tiling_example_0.png tiling_example_1.png tiling_example_2.pngFor full-size images right-click and open in a new tab/window.

What I've made

OK, so enough complaining... The purpose of this page is for me to present my solution. Thanks to Luke Smith, whose face is in a screenshot above, about a year ago I got into ricing the i3 window manager. I started off by trying out his LARBS environment that he was posting a bunch of videos about but soon after started changing things so much that I decided to start making it all again myself. Shortly after that time that Luke also began posting about dwm and using suckless tools. I decided to have a go at dwm, and writing my own status bar and that formed the basis of the desktop environment that I now spend all of my time in. I don't miss KDE, GNOME, XFCE or any part of them. Truth be told I have never liked GNOME 3 and KDE 4 was a mess too at first (the Linux desktop was pretty rough for about five years IMHO). In the last eighteen months I've found out about so many cool little tools that were always waiting there to be discovered that I don't want these bulky desktops and all their unnecessary components at all. My computer is basically idle all of the time and that means that it's always fast, usually cool, the battery lasts for three times as long and it's ready to work to full capacity if I need it too.


In deciding to publish my build of dwm and accompanying scripts I had to consider what I actually had to offer. There's nothing original or complicated here but I thought about, wrote down and tested a few different ways of doing things before I came up with my rules for how I want to be able to use the environment. Some things were simple, for example for my keyboard shortcuts (for which I use sxhkd) I separated tools for config like pulsemixer, nmtui, and top so that you always access these similar tools via Alt+Shift+<key>. For more every-day programs like brave, neomutt or pcmanfm it's just Alt+<key>. Key-binds that relate to controlling desktop layouts, moving windows to other desktops (called tags in dwm), closing windows and launching dmenu are all done with the Super key (AKA Windows Key). This helps to keep things organised so that the binds are easy to remember.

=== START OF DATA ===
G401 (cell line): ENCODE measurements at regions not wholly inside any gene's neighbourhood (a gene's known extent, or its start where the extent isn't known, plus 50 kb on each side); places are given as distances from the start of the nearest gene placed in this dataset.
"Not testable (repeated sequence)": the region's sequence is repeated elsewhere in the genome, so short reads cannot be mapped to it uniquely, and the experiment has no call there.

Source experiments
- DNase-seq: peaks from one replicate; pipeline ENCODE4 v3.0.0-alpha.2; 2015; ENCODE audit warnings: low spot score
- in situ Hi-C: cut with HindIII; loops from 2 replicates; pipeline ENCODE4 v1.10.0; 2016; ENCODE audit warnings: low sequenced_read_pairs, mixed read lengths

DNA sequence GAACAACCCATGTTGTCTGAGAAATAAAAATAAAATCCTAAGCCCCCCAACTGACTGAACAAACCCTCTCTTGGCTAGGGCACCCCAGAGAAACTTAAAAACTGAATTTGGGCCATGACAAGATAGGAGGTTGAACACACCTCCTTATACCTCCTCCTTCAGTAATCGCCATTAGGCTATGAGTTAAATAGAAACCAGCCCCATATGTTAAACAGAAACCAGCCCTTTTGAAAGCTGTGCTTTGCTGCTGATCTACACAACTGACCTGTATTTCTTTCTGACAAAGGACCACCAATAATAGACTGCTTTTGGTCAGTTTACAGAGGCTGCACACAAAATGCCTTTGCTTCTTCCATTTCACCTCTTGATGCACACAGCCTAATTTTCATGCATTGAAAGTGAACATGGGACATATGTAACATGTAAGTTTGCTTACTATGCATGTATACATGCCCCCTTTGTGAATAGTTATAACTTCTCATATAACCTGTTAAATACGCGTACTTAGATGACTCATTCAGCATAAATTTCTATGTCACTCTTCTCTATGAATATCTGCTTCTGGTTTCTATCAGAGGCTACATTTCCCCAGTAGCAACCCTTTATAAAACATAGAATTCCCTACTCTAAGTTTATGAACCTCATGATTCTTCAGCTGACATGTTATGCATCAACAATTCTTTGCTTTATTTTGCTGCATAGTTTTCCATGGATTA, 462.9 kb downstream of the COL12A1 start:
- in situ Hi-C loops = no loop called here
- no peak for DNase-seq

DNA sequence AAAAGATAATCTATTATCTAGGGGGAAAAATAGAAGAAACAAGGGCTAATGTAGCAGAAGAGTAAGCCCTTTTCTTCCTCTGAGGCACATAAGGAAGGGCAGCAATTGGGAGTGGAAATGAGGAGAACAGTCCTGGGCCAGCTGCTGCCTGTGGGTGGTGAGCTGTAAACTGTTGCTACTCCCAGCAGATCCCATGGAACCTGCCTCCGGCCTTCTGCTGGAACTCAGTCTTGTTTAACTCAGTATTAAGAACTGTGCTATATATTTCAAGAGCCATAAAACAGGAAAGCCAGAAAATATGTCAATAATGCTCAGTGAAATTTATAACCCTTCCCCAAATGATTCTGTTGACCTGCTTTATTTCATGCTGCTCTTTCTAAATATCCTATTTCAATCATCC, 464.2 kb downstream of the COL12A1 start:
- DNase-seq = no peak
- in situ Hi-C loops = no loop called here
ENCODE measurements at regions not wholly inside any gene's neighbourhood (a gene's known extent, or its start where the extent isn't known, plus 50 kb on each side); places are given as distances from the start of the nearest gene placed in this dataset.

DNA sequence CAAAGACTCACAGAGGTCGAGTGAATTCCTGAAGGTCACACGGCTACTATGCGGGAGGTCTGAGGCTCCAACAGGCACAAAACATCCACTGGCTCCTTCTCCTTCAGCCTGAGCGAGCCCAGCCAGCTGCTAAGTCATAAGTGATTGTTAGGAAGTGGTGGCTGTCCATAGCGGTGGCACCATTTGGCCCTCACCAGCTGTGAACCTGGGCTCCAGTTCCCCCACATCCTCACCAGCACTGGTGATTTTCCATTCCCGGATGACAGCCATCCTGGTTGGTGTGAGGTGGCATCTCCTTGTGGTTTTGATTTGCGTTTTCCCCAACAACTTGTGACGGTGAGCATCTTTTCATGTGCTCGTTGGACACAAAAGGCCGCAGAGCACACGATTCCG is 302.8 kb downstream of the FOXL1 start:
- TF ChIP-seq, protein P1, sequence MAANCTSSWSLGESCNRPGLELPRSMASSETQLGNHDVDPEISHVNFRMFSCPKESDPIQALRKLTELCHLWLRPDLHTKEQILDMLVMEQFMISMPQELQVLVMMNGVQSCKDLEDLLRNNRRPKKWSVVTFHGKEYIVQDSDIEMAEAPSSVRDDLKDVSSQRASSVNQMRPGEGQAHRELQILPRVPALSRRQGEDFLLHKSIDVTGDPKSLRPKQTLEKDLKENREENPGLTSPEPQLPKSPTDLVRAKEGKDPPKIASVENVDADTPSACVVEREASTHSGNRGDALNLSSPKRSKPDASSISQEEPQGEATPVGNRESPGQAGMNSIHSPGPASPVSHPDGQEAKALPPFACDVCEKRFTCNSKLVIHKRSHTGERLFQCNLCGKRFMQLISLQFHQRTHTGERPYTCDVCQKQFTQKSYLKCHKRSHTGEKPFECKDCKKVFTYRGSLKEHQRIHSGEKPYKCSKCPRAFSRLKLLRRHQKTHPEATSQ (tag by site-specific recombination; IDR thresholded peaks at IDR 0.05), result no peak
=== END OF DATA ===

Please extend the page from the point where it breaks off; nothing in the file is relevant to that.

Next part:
I decided that in my work flow there are only four layouts that I have needed in many months. These are:
  • Tiling
  • Floating
  • Full-desktop
  • Full-screen
Let's first address floating as I very rarely use it, and I've just been bashing that workflow on the rest of this page. Despite the fact that I don't need this option, there are times when it's required for compatibility with programs like Zoom, that weren't intended for use in this environment (I still have to use that for work...), GIMP or when playing games. With the gaps patch included I would rather simulate floating windows with that than actually move them around myself. Tiling has been demonstrated in the screenshots above. Full-desktop is how we usually think of maximised windows - I save a fair amount of space as it is by not having title bars so even in this mode my screen wastes less space than normal desktops. I would use this mode if I am using multiple programs at once, but don't need to see them at the same time. Full-screen is then for watching videos and activating it removes the bar as well (the bar can be toggled with a key-bind anyway, but this is a nice multi-action toggle).